This frequently used term refers to the ability to adapt and recover from difficult life situations.
Being resilient allows for better physical and mental health when facing life’s challenges, states the Mayo Clinic. Improving this ability helps reduce stress and anxiety, promote positive thinking, and contribute to self-understanding.
The American Psychological Association lists 10 guidelines for developing resilience.
– Establish quality relationships: strengthen bonds with family members, friends, and with your community. Accept help and company.
– Avoid seeing crises as insurmountable: while there will always be inevitable situations, you can change your reaction to them.
– Accept change: focus on what you can control.
– Develop realistic goals: ask yourself what you can achieve today.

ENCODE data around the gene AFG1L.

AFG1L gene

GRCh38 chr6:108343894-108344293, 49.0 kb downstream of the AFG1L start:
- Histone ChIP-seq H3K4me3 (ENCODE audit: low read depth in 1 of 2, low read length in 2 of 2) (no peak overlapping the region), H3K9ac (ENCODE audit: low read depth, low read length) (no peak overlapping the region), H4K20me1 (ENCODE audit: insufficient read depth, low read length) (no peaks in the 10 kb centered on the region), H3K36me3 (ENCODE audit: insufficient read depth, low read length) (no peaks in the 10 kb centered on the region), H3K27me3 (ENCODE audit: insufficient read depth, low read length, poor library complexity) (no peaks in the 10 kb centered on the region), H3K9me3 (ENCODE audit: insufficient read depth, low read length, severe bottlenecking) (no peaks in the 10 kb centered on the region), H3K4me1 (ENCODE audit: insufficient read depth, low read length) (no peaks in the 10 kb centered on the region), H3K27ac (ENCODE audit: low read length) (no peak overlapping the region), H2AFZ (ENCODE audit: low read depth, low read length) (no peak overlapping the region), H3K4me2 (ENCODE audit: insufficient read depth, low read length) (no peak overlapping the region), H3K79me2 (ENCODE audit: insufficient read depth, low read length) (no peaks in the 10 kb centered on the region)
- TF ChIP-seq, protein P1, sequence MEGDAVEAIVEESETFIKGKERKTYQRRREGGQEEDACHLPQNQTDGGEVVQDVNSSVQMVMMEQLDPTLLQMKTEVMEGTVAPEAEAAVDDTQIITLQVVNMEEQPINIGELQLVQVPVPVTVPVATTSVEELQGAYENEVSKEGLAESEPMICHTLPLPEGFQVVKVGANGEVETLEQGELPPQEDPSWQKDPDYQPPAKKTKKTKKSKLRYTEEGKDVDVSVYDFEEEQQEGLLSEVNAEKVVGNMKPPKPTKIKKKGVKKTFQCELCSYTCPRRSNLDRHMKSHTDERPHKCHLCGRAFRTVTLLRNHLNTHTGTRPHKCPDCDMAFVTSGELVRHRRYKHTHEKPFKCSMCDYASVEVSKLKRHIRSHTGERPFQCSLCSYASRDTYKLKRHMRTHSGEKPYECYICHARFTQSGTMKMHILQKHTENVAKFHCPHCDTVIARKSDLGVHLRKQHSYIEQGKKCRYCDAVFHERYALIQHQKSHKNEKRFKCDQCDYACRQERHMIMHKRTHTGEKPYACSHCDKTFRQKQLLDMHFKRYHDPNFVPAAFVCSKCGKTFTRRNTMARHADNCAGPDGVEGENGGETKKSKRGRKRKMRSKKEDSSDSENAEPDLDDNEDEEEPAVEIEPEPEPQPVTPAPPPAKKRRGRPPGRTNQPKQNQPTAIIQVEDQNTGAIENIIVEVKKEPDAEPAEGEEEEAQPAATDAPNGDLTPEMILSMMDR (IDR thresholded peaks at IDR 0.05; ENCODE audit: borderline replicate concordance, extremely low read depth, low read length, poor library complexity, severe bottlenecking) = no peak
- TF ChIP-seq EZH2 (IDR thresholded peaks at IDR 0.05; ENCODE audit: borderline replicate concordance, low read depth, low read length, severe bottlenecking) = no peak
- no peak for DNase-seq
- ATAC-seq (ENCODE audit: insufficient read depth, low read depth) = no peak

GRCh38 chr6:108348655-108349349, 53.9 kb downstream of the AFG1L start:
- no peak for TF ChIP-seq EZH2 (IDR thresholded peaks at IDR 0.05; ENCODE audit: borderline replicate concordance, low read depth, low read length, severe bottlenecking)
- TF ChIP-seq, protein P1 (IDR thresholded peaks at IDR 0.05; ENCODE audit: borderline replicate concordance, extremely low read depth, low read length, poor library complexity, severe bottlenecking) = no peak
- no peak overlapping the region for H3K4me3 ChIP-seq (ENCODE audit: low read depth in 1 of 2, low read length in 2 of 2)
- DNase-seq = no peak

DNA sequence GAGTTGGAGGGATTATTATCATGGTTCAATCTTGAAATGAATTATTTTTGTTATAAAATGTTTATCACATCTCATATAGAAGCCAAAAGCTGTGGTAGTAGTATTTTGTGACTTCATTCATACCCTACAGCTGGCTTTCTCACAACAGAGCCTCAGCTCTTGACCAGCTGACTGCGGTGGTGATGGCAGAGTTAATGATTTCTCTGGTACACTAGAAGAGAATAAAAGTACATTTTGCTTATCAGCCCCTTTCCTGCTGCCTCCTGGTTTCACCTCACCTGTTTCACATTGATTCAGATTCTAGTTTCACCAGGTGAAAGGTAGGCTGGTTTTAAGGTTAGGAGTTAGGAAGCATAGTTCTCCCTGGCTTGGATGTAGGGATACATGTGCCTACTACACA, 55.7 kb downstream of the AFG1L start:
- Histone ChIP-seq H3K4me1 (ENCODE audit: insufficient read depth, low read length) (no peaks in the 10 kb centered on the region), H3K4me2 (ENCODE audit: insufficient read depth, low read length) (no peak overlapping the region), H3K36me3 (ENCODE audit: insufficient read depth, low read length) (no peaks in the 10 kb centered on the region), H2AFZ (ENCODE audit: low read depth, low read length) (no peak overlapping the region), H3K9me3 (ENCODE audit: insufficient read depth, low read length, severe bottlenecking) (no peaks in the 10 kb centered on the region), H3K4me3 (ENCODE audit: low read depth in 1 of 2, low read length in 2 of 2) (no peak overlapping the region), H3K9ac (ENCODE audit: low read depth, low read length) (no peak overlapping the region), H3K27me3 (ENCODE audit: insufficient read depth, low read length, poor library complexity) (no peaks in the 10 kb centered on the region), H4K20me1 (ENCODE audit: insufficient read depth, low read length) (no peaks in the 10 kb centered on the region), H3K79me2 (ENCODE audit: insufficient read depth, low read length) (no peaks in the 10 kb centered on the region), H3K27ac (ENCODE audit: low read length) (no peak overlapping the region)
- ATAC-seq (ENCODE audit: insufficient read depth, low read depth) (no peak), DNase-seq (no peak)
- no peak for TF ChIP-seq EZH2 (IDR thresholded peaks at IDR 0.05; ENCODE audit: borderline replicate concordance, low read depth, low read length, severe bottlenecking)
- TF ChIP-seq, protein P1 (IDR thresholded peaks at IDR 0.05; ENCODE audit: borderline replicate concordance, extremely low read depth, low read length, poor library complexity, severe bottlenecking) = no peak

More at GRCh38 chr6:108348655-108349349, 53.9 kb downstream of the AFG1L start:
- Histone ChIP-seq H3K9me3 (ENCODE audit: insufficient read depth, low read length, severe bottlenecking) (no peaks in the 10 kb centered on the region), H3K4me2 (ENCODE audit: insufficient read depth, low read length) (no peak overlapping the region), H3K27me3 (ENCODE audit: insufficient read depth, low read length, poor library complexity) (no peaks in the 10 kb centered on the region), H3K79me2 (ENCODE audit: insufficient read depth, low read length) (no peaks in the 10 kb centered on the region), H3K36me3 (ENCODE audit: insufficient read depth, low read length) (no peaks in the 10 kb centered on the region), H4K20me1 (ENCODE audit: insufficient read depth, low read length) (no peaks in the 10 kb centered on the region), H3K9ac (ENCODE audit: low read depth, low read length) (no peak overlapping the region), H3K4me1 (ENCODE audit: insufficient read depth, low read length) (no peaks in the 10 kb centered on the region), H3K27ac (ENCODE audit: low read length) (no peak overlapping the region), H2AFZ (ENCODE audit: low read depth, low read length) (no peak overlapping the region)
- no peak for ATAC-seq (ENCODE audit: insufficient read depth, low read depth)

– Act decisively: decide to approach the situation from the best possible perspective.
– Know yourself: learn from lessons and discover yourself on a personal level.
– Increase your self-esteem and self-confidence: believe in yourself and in your own ability to solve problems.
– Keep things in perspective: consider facts in a broader context without exaggerating them.
– Stay hopeful: an optimistic view makes way for good things.
– Take care of yourself: pay attention to your needs, desires, and interests.
Read also: Overcoming trauma through resilience